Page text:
The one thing that all fencers in the United States
have in common
is that they know they are doing something that isn't popular--and they
do it anyway.
Sadly, 95% of America wouldn't be able to deal with that; people generally
do what is popular and accepted, regardless of how interesting the activity
is when viewed objectively--especially in high school, when the majority
of fencers pick up the sport. Thus, you get millions of young Americans
practicing for hours a day trying to be the next Michael Jordan--never
mind the objective silliness of a sport based around putting a ball in
a ten foot high hoop. Half of my high school's varsity basketball
team, one of whom was a good friend of mine, didn't actually like basketball
at all--they just liked being good at a popular sport.
And lets not forget that popular sports are shoved down our throats
from a very early age by the magic of television. How many kids
would want to Be Like Mike if they had never seen him on TV? I've
written countless letters to television stations trying to get them to
air fencing; the response is invariably the same: "Fencing isn't popular,
there's no viewer base for it." Well, that's an interesting Catch-22--fencing
would be more popular it were on TV, but executives afraid of change won't
put it on TV because it isn't popular. The other argument is that
fencing isn't TV-friendly--the action goes too fast and is too hard to
follow. My rebuttals to both of these arguments are one and the same,
and simple to boot: There are millions of Europeans watching fencing
on television on a regular basis--it's actually aired over there--that
find it popular and are able to follow the action.
Even more aggravating is the American Olympic Games coverage.
It seems like every two years, there is a mass uprising of people saying
they're sick of the endless human interest stories and hour-long "special
looks" at the childhoods of certain American Olympic athletes. And,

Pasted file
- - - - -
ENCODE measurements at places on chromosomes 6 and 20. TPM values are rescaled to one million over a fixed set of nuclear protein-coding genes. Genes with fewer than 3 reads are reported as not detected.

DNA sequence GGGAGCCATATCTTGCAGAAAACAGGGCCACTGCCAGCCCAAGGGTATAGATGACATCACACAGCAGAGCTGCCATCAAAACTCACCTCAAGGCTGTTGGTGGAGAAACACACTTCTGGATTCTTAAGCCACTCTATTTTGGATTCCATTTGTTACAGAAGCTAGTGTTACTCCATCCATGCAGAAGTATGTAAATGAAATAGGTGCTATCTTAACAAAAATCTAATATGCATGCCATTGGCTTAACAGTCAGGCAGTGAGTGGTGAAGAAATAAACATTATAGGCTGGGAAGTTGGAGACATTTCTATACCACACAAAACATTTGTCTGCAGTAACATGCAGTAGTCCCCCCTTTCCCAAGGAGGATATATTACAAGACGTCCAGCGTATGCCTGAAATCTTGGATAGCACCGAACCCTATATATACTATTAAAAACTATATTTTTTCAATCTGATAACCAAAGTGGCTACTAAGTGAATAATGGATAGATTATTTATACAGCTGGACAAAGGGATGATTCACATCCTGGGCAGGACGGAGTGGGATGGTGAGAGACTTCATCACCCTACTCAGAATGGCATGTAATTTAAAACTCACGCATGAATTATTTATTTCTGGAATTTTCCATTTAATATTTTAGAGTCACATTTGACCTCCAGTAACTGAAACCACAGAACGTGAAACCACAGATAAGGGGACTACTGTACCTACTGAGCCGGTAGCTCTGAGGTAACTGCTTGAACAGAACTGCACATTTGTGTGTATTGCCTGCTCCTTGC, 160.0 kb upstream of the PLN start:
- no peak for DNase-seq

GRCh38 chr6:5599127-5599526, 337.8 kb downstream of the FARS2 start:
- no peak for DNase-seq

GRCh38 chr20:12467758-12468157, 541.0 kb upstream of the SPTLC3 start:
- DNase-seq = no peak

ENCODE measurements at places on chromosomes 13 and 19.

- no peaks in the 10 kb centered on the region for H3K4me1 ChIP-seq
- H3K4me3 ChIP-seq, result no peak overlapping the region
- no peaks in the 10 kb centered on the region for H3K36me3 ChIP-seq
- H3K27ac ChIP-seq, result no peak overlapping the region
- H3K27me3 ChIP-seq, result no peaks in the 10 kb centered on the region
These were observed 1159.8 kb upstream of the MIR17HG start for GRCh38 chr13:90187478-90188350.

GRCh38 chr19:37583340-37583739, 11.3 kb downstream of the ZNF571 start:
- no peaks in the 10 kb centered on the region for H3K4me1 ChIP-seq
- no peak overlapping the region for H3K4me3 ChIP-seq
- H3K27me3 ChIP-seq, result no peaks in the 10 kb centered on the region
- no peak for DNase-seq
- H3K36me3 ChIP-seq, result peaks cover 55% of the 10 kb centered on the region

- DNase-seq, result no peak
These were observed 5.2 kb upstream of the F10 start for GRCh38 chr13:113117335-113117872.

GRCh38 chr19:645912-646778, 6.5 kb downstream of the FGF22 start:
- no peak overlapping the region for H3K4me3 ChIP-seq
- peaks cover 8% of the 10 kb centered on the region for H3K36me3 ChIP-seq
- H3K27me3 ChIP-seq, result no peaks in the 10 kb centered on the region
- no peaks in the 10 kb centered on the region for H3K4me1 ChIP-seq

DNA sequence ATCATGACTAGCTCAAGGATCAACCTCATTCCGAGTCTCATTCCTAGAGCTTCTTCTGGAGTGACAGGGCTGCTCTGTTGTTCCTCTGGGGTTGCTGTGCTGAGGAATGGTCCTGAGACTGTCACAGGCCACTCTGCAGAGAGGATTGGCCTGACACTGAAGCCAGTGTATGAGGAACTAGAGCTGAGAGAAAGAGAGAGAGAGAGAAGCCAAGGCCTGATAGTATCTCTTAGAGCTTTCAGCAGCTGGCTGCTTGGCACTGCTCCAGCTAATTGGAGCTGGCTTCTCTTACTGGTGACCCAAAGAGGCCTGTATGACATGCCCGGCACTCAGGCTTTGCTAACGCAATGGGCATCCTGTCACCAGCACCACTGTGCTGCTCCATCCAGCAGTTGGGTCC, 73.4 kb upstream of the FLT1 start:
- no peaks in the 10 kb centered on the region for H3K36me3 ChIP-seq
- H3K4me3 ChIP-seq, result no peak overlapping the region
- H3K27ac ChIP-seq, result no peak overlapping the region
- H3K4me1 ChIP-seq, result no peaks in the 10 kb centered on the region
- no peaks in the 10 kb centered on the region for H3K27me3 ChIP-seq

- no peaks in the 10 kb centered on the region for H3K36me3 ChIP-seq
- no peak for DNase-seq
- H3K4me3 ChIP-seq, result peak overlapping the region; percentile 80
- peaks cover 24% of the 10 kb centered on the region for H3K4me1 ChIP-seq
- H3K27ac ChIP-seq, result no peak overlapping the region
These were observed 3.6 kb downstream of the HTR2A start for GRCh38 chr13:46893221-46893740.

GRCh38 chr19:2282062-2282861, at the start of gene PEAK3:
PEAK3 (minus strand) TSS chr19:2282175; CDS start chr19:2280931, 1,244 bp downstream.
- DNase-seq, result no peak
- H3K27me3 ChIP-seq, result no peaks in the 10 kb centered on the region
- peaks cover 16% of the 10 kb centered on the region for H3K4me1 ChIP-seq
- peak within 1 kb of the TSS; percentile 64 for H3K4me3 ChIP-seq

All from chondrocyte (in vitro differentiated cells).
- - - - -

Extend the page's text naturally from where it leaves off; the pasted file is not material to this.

every two years, right on schedule, whichever network happens to be showing
the Olympics (NBC in the last few years) gives the public a big middle
finger and airs more human interest stories and more retrospective looks.
I tune into the Olympics to watch sports. It is, after all, a
big sports event. When as little as ten minutes of actual event coverage
is being shown per hour, something is seriously wrong. When I realize
that all that fluff is taking away from sports that could really use
the TV exposure--and in some cases desperately need some
TV exposure--it just makes me angry.
It takes a lot of courage to stick with something that not a whole lot
of people understand or can appreciate. It takes alot of courage
to deal with a general public who thinks fencing is all about swinging
from chandeliers and inscribing "Z" on other people's chests. It
takes a lot of courage to don the five layers of protective gear on a regular
basis (which can look pretty damn silly from a non-fencer's point of view).
As a result, most fencers have learned to deal with it all with a healthy
dose of good-naturedness and humor. Approach an average basketball
player and ask for a detailed history of their sport, and most often you'll
get a blank stare. Approach an average fencer and ask the same, and
you'll most likely get the next hour of your life taken up by a very animated
history lesson. They're forced to be knowledgeable because they get
asked so often what it is exactly that they do and why they do it...and
they're usually more than happy to tell you everything they know about
the sport, because they're always looking for new blood.
In my eight years of fencing, I've only met two fencers who I absolutely
couldn't get along with--and one of those two was mentally unstable.
I think most of the reason for such a lack of "bad elements" is that we
just can't afford to have them: We can't risk alienating beginners and
prospective new fencers by bad behavior coming from our club members, and
so the few "bad seeds" in each new crop usually leave quickly when they
realize their attitude and behavior won't long be tolerated.
The rest of us are waiting for the rest of the country to come and join
us on the fencing strip.